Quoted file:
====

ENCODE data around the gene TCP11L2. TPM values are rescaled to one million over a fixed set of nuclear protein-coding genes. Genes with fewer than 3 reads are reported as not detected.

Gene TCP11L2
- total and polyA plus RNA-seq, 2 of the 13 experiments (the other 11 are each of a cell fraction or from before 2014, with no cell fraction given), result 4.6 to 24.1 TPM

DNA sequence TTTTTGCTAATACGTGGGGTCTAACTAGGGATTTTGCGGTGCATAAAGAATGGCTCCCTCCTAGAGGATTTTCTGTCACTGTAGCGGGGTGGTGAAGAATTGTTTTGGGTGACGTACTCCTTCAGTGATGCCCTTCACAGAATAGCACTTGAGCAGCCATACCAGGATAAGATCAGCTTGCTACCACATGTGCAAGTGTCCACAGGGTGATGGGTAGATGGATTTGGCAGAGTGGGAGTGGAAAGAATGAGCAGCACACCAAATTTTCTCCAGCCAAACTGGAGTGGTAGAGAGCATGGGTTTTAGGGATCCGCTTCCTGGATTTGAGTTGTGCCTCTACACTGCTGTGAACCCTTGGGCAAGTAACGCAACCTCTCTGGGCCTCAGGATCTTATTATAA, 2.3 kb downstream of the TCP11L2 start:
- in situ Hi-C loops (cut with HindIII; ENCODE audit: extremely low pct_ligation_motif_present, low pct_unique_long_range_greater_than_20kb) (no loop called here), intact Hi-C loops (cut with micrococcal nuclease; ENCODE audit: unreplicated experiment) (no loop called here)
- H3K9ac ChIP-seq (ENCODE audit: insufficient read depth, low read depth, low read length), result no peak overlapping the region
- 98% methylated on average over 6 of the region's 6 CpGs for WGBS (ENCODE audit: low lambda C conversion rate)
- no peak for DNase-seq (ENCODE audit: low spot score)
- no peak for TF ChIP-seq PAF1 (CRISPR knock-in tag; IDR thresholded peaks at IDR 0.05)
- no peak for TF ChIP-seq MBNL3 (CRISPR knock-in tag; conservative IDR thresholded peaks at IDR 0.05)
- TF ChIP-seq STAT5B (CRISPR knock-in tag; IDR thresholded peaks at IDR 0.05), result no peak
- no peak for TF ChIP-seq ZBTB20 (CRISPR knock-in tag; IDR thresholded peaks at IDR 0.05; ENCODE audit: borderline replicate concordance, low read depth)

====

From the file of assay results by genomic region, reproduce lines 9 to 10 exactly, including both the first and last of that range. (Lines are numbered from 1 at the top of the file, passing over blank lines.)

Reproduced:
- no peak for TF ChIP-seq PAF1 (CRISPR knock-in tag; IDR thresholded peaks at IDR 0.05)
- no peak for TF ChIP-seq MBNL3 (CRISPR knock-in tag; conservative IDR thresholded peaks at IDR 0.05)